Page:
We are excited to announce two improvements to the Read assembly and Annotation Pipeline Tool (RAPT), which allows you to assemble genomic reads for bacterial or archaeal isolates and annotate their genes at the click of a button.
Improved taxonomic assignment
Now RAPT verifies the scientific name you provide with the reads, and corrects it as needed with the Average Nucleotide Identity (ANI) tool, which compares your genome to type strain assemblies in GenBank to place it in the taxonomic tree. So, even if you only have a rough idea of the species you have sequenced, input datasets tailored to your genome will be used for the annotation and you will get the best possible gene set from RAPT.
Genes are now assigned Gene Ontology (GO) terms when possible. The terms are derived from the collection of Protein Family Models (hidden Markov models, BlastRules and conserved domain architectures) used by RAPT to name the proteins. On average, a third of Coding Sequences (CDSs) annotated by RAPT will get at least one GO term. We are actively working on mapping more GO terms to our Protein Family Models, so this percentage will grow with time. See more information in this blog post.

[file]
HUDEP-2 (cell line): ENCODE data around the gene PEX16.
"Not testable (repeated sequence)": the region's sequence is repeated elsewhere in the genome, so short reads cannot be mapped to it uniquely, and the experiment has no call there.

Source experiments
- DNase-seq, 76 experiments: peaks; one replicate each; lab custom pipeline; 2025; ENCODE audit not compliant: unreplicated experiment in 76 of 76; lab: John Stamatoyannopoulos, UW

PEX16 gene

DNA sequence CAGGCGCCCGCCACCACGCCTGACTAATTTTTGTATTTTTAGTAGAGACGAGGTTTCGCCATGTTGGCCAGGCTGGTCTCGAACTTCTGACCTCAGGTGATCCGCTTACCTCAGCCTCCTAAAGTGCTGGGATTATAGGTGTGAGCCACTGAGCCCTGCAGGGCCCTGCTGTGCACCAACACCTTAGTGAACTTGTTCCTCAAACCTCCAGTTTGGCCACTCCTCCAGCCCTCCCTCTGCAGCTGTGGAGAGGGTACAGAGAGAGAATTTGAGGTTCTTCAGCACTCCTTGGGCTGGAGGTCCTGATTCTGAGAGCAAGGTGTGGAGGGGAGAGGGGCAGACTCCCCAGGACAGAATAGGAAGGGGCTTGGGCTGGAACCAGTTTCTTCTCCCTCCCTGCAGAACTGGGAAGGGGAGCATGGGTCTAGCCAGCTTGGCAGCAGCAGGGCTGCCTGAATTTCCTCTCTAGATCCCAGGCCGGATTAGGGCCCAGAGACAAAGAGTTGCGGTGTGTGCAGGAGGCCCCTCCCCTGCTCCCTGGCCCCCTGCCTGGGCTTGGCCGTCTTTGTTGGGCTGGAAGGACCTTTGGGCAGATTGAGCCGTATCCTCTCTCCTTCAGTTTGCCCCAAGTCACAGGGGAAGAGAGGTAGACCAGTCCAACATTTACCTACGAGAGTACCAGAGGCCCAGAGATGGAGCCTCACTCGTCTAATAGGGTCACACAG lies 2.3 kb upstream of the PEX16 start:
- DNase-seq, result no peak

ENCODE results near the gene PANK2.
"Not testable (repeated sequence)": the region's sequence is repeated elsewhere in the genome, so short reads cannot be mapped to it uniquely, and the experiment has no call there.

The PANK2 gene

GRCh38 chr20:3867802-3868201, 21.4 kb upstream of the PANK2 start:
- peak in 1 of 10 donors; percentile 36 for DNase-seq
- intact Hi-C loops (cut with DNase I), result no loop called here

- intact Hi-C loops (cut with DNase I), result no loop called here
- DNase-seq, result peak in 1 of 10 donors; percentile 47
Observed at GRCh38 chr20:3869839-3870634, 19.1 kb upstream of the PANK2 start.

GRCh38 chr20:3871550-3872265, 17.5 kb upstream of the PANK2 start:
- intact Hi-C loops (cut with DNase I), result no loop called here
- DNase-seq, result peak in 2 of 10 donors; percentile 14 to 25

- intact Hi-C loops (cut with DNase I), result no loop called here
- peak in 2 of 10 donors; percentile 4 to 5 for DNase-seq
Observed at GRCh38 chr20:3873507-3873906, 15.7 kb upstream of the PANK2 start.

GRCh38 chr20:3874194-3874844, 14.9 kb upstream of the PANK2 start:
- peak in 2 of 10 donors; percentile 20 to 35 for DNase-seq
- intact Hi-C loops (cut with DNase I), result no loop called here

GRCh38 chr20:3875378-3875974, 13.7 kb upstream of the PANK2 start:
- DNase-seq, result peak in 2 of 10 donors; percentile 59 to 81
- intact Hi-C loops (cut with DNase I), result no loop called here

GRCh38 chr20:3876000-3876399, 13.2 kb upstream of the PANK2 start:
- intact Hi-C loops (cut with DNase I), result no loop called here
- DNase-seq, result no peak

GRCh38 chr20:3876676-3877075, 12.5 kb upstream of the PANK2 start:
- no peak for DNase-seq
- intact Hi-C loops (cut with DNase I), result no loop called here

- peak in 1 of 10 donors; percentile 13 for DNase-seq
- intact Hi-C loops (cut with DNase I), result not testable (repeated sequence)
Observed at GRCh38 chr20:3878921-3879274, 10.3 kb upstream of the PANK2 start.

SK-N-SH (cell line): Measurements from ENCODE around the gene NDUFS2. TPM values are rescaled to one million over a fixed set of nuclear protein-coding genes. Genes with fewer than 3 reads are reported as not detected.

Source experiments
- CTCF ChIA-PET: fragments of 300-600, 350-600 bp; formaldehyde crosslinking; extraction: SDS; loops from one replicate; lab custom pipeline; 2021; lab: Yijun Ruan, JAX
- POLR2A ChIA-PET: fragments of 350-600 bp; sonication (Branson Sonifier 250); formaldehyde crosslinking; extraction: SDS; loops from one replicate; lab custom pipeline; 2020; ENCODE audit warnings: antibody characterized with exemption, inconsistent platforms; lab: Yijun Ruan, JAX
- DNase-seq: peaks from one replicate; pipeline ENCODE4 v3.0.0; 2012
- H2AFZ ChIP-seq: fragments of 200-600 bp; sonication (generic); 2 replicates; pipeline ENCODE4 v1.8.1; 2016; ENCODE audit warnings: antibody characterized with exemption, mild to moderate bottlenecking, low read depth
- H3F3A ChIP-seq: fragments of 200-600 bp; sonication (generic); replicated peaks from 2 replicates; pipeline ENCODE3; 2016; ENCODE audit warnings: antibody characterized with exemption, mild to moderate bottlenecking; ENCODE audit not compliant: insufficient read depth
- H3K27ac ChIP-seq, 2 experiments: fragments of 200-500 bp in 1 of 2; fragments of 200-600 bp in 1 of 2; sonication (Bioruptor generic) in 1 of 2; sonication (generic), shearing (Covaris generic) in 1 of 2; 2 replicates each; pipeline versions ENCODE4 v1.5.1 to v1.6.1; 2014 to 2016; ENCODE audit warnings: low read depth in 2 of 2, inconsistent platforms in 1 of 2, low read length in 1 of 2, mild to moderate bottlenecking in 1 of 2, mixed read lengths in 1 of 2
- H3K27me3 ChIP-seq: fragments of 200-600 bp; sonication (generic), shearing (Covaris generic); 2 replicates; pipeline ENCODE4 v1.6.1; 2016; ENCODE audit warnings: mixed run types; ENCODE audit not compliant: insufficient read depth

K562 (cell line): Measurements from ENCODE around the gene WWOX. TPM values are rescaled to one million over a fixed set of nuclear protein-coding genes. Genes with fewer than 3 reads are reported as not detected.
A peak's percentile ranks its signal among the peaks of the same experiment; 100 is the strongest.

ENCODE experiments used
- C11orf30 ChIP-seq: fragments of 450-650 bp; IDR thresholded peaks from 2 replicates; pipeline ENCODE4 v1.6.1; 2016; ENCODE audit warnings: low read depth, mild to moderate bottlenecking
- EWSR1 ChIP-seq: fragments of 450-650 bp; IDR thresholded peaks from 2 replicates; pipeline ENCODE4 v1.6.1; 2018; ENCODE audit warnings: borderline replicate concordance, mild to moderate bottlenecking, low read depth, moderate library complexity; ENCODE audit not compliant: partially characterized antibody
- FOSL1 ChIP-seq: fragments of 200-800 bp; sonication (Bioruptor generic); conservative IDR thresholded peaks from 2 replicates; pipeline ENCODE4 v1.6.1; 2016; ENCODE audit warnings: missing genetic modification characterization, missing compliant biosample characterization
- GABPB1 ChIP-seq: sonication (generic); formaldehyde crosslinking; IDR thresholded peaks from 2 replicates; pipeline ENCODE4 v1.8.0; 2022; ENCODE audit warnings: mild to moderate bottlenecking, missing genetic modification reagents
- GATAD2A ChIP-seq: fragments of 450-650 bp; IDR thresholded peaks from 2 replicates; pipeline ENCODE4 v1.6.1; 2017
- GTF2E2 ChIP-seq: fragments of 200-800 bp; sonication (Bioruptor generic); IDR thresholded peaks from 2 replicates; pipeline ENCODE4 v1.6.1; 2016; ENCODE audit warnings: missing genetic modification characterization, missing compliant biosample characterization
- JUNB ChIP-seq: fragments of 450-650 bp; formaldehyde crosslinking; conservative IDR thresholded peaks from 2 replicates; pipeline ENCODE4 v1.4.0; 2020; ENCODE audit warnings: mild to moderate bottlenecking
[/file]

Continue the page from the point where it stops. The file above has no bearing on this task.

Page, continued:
If you prefer to run RAPT on your own local machine or on the cloud, please visit our github site to get started.
New to RAPT?
RAPT is an easy-to-use pilot service for the de novo assembly and gene annotation of public or private Illumina genomic reads sequenced from bacterial or archaeal isolates. RAPT consists of three major components, the genome assembler SKESA, the taxonomic assignment tool ANI and the Prokaryotic Genome Annotation Pipeline (PGAP), and produces an annotated genome of quality comparable to RefSeq in a couple of hours.
Find more information about RAPT here and check out our video!